Though I am well aware of it, I have never seen the original 1970s series Upstairs, Downstairs. The influential drama set at the London residence 165 Eaton Place in the early 1930s is largely credited as the inspiration for Julian Fellowes for both Gosford Park and Downton Abbey. The success of the latter is quite possibly the main reason the BBC decided to revive the older program two years ago. It seems that audiences are ready to watch dramas featuring well-to-do Brits and their servants. (The title refers to the two levels of a household, which also correspond to social class. The residency is upstairs, the functionary service quarters down.)
While I am confessing, it should also be noted that I did not see the three-part Upstairs Downstairs: Season 1 that sets up much of what is going on in this six-part sequel, Upstairs Downstairs: Season 2. This is an important note, since it did not affect my enjoyment of the drama. I was able to dig in just fine. Plus, from my reading, there was already a bit of a full-stop and a reconnoitering between the two seasons, with the actress playing the house matriarch leaving the show and her character being killed off. Upstairs Downstairs: Season 2 picks up as the surviving members of the household carry on and deal with the new living situation. The cast is joined by Alex Kingston (ER, Doctor Who), playing Dr. Blanche Mottershead, the sister of the now deceased Lady Holland. The downstairs staff also has a new member, Beryl, played by Laura Haddock, whose character was created to fill in for an ailing Jean Marsh, who had played the head maid.
The first episode is set in 1938. Lady Agnes (Keeley Hawes) has just returned home after giving birth, while her husband, Sir Hallam Holland (Ed Stoppard), is being drawn into the peace negotiations between Nevile Chamberlain and Adolph Hitler's cabinet. Hallam is of the mind that Great Britain is rushing too quickly to appease a dictator, and indeed, as we know from history, that opinion is the correct one. The specter of war looms ever larger as Season 2 progresses, with Blanche and her sister's former right hand man, Amanjit (Art Malick), organizing an effort to take in foreign children persecuted by the Nazis and find them foster homes in Britain. Meanwhile, the family's youngest, Lady Persephone (Claire Foy), has been living in Berlin as a kept woman. The changing political climate forces her back to 165 Eaton, and plenty of complications come with her.
The story here emerges from the inherent separations and crossovers between the two aspects of the household. The staff and their employers are friendly, though there are also regular reminders that they are not one and the same. The staff varies in dedication from the very proper butler Mr. Pritchard (Adrian Scarborough) and the more liberal minded Beryl, who actually questions some of the business practices and brings more modern thinking into the home. There is, of course, also plenty of soap opera-level drama, some of which stays largely inside the house (complications with Agnes after the child's birth), some of which threaten to cause social upheavals (both Persephone and Blanche have a secret that could be fodder for much gossip; Agnes enjoys a flirtation with an American entrepeneur and begins modeling his hosiery). Again, this balance of interpersonal drama and social obligation will remind contemporary viewers of Downton Abbey, though I will go out on a limb and posit that Upstairs Downstairs is the better program. It's got stronger writing, relying more heavily on complex plotting and nuanced characterization, and not so much on cliché or the ubiquitous Julian Fellowes trick of having all the chatter always overheard by exactly the wrong person at exactly the right time. (It may also be slightly less addictive due to this reserve, mind you.) Creator Heidi Thomas handles the scripting chores here, and she uses the larger historical canvas to her advantage. Likewise, giving the Holland family concerns in the world that extend beyond their place of residence makes them far more identifiable than the Crawley family, who seem mainly in the business of staying rich. Hell, you can tell the difference between the shows in how they are shot: Downton Abbey is all bright polish and sunny climes, whereas Upstairs Downstairs is more artfully lit, with natural looking shadows and the kind of shifting light one finds in the city.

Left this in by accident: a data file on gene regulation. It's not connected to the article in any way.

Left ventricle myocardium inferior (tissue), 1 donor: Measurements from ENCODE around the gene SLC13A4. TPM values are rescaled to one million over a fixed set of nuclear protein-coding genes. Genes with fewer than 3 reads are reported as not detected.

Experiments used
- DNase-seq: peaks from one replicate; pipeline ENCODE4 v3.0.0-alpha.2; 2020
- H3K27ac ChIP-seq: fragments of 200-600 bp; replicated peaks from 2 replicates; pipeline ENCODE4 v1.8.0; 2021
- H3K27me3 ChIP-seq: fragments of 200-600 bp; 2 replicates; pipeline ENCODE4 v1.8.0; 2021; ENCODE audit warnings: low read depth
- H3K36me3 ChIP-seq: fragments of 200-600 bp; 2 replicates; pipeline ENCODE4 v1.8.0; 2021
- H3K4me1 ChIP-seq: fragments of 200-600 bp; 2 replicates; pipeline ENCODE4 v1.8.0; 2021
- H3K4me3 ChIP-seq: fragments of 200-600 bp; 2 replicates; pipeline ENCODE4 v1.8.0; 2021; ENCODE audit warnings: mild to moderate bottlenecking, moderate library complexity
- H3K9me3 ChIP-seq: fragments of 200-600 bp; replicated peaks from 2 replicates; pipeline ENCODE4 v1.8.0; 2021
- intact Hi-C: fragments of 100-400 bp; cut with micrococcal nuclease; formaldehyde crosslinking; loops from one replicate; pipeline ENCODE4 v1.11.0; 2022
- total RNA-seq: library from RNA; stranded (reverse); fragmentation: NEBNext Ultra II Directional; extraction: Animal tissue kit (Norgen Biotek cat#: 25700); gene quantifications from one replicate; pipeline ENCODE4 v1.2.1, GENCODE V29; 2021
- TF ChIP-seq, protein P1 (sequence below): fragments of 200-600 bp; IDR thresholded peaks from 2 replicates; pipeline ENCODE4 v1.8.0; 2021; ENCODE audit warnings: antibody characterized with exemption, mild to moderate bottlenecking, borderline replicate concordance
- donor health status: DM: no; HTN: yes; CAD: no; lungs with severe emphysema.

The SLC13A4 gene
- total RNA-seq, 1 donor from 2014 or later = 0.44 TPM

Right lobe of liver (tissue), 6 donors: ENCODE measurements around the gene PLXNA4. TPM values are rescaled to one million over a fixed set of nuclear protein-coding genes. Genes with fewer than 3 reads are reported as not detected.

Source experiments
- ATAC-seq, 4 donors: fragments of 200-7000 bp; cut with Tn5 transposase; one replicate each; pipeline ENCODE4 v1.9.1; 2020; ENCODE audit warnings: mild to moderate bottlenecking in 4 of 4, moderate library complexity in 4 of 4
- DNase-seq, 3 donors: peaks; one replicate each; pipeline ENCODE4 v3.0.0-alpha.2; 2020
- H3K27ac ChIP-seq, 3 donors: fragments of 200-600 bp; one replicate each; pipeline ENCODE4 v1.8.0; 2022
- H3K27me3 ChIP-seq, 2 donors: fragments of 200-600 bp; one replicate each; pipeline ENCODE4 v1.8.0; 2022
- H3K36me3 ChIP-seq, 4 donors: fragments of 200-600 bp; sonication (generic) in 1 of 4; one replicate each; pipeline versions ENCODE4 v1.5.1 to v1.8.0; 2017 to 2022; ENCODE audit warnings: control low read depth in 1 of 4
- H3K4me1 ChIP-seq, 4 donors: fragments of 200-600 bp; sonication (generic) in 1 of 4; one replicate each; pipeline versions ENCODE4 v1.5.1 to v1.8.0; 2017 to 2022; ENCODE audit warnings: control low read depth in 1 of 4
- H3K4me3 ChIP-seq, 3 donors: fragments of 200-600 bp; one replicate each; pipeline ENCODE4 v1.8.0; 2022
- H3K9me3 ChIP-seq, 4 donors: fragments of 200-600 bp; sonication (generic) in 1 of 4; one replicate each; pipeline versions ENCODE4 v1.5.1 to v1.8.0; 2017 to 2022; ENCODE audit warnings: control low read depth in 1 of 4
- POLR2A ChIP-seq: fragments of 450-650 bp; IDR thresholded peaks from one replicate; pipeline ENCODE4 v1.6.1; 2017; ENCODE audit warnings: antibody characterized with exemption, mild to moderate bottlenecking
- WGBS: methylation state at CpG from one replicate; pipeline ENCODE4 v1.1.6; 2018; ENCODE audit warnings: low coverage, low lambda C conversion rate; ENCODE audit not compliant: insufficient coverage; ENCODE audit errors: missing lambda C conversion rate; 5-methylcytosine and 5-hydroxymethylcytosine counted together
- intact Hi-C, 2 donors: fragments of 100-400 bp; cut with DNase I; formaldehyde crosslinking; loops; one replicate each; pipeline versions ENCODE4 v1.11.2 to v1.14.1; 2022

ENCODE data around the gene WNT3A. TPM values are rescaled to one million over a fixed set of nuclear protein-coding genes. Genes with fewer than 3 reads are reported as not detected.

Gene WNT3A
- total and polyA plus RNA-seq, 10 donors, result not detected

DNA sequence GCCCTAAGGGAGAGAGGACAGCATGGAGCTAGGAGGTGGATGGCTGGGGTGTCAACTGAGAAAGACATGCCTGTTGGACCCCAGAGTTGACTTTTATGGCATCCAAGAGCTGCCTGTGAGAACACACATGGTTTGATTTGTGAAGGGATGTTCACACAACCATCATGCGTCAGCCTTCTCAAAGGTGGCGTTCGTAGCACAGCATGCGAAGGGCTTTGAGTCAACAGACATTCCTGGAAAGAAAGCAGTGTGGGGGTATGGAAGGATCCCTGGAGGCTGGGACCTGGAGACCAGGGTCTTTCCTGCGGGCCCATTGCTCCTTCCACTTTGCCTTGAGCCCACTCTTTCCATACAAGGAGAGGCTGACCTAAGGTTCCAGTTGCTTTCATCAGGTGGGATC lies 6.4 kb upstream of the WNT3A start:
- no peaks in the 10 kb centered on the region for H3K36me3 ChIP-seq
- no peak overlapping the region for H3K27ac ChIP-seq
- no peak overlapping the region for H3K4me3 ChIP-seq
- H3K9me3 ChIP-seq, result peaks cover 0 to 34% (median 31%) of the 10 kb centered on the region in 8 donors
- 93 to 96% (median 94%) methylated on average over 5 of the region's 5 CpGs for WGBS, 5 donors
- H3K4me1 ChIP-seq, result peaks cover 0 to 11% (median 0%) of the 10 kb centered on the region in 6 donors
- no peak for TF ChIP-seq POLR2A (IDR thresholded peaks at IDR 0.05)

The acting is pretty strong throughout the ensemble cast. While much of each episode requires the stiff-upper-lip routine so regular in a British drama of this kind, the actors have a particular knack for nailing the more tender emotional moments. Adrian Scarborough has a notable romantic subplot go off the rails in ways that are painfully relayed, and there is also a nice romance that develops between Beryl and the chauffeur, Harry (Neil Jackson). There are also brief scenes of levity, which are most effective for showing the rapport of the cast. They get on naturally with one another, making it all the more convincing that they work in such close quarters.
The only real downside to Upstairs Downstairs: Season 2 is that the BBC saw fit to pull the plug on the show after this cycle concluded--thus making the season finale the unplanned series finale. Luckily, there is a sense i\of finality to most of it, with many of the dangling threads being tied up and resolved. The last episode fades out as war is declared, and we can see clearly where each character is going from here. It's just too bad we don't get to see them continue on their way.
Subtitles for the deaf and hearing impaired are provided.
The discs are packaged in a standard-sized plastic case with a hinged tray, and there is a paper slipcover, as well.